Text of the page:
Furthermore, McClure alleges in the amended complaint that during his confinement at Dauphin County Prison he was a pretrial detainee.

         “[P]retrial detainees have ‘federally protected liberty interests that are different in kind from those of sentenced inmates.'” Bistrian v. Levi, 696 F.3d 352, 372 (3d Cir. 2012). The standard which applies is set forth in Bell v. Wolfish, 441 U.S. 520, 535 (1979). The Supreme Court in that case made it clear that a pretrial detainee may not be punished prior to an adjudication of guilt in accordance with due process of law. Id. However, the key was whether the detention or segregation was punishment or a condition “reasonably related to a penal institutions interest in maintaining jail security” which “typically pass[es] constitutional muster.” Bistrian, 696 F.3d at 373; see also Stevenson v. Carroll, 495 F.3d 62, 68 (3d Cir. 2007)(quoting Rapier v. Harris, 172 F.3d 999, 1005 (7th Cir. 1999)(a given restriction imposed on an inmate “amounts to punishment when there is a showing of express intent to punish on the part of the detention facility officials, when the restriction or condition is not rationally related to a legitimate non-punitive government purpose, or when the restriction is excessive in light of that purpose.”).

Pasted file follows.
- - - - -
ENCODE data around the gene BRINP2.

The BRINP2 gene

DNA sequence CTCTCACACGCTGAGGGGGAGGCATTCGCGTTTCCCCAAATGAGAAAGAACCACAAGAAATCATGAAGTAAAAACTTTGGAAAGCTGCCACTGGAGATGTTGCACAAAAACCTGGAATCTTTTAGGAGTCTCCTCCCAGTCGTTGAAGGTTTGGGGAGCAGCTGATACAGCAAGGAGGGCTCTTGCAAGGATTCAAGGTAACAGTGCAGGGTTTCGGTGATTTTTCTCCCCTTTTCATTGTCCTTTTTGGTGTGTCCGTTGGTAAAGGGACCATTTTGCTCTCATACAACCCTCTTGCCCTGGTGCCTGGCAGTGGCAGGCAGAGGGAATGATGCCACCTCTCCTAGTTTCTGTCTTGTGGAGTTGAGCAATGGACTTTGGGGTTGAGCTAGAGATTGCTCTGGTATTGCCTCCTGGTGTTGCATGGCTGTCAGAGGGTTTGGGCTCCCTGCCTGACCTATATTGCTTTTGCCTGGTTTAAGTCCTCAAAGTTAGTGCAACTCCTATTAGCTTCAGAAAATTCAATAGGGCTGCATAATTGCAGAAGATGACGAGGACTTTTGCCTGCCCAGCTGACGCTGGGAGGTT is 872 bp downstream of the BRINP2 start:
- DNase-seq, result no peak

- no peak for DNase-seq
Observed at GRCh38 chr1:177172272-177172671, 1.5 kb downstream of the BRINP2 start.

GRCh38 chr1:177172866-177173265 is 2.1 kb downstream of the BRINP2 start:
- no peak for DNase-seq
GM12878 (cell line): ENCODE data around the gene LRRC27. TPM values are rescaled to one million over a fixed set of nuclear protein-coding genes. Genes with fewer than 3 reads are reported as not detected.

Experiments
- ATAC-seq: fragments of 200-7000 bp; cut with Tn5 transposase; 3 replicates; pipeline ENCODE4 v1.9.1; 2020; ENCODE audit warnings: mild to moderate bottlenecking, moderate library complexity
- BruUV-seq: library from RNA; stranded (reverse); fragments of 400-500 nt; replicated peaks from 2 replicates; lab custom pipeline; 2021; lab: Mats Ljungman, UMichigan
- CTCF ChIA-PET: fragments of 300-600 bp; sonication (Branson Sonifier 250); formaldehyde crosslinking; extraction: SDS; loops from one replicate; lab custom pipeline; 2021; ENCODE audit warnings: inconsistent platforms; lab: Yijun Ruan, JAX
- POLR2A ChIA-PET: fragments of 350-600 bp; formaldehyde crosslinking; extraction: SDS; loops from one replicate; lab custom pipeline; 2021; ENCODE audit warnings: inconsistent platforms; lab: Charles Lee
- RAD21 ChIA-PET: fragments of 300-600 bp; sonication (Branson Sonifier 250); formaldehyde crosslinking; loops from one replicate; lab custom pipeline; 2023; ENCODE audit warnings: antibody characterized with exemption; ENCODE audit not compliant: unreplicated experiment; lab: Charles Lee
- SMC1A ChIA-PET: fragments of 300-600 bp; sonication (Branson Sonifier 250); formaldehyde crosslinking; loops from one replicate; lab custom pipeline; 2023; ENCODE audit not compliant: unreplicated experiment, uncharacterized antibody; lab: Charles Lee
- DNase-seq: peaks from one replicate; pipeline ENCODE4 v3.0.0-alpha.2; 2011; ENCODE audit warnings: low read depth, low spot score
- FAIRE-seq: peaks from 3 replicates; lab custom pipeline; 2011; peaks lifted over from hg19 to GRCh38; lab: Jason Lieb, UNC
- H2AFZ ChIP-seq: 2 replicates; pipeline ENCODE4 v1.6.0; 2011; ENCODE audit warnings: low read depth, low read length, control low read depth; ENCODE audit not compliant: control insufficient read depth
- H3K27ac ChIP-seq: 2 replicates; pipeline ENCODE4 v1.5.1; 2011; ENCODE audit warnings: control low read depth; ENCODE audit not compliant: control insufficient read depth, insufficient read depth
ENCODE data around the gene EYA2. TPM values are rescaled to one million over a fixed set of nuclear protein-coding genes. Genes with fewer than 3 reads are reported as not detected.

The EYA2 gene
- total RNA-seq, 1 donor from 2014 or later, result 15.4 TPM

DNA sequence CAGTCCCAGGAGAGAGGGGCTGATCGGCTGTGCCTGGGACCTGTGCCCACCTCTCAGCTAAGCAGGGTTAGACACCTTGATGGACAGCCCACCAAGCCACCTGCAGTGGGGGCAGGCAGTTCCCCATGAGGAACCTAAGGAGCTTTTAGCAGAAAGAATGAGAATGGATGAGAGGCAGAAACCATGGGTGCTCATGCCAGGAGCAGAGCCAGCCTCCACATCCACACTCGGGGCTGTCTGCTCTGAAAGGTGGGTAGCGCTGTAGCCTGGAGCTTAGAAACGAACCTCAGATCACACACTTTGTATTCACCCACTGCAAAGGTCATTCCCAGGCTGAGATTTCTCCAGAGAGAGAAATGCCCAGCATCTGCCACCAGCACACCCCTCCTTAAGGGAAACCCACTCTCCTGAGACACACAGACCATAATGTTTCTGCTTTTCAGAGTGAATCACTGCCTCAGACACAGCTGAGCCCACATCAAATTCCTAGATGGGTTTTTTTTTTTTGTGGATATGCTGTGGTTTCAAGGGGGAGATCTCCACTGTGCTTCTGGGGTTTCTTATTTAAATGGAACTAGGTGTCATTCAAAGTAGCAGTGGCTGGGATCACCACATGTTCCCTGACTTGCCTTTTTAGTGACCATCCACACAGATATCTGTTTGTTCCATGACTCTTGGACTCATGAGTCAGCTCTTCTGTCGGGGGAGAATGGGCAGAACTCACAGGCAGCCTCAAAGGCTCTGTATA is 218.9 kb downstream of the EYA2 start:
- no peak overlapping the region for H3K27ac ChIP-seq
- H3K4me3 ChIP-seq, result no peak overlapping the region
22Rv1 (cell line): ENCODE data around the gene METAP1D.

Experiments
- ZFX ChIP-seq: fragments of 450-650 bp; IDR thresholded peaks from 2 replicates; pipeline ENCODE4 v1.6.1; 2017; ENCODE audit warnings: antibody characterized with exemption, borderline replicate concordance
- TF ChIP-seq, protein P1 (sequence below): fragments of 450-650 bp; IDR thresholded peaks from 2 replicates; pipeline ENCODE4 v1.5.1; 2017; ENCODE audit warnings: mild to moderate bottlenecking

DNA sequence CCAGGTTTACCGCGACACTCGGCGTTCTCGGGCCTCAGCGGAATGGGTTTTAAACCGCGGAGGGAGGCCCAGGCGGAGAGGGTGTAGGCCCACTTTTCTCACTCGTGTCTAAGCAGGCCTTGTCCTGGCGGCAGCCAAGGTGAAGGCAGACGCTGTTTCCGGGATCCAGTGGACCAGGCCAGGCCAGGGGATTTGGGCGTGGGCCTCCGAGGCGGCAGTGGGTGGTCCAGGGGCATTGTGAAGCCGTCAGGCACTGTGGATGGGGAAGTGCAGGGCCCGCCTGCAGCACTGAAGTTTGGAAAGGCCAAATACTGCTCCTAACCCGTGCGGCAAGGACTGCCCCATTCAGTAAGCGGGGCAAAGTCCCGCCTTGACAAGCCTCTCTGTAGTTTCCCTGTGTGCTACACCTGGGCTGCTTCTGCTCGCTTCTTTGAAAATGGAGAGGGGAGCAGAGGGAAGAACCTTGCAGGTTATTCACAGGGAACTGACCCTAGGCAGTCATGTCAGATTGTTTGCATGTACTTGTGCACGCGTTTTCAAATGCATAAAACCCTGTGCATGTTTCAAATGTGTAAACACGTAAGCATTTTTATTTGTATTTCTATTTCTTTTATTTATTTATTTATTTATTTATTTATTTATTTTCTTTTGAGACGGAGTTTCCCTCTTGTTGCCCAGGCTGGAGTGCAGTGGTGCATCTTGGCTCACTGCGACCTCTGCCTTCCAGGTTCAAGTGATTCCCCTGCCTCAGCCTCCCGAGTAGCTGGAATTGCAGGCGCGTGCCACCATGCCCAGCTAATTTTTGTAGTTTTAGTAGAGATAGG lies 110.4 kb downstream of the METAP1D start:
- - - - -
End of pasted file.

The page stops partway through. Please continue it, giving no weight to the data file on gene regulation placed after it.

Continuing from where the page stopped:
Consequently, after screening the amended complaint, the court on April 4, 2016, based on the reasoning set forth in the court's memorandum of February 19, 2016, dismissed without further leave to file a second amended complaint the claims against Commissioner Haste, the Dauphin County Prison Board, Sergeant Adams and the “John Doe” defendants. (Doc. 30.) However, the court permitted McClure's Fourteenth Amendment due process claims[2] against Deputy Warden Carroll and Lieutenant Hostetter to proceed. All of McClure's other claims were dismissed and Defendants Carroll and Hostetter were directed to file an answer to the amended complaint or other responsive pleading within 30 days.

         On May 4, 2016, the remaining Defendants Carroll and Hostetter filed a motion to dismiss the amended complaint. (Doc. 31.) A brief in support of the motion was filed on May 18, 2016. (Doc. 32.) Defendants' brief essentially mirrors the brief which they filed in support of the first motion to dismiss and raises no additional arguments. The court discerns no reason to revisit its decision that the amended complaint adequately stated a due process claim against Defendants Carroll and Hostetter and, consequently, their motion to dismiss will be denied.

         ACCORDINGLY, this 8th day of February, 2017, IT IS HEREBY ORDERED THAT:

         1. The motion to dismiss the amended complaint (Doc. 31) filed by Defendants Carroll and Hostetter is DENIED.

         2. Within 30 days of the date of this order Defendants Carroll and Hostetter shall file ...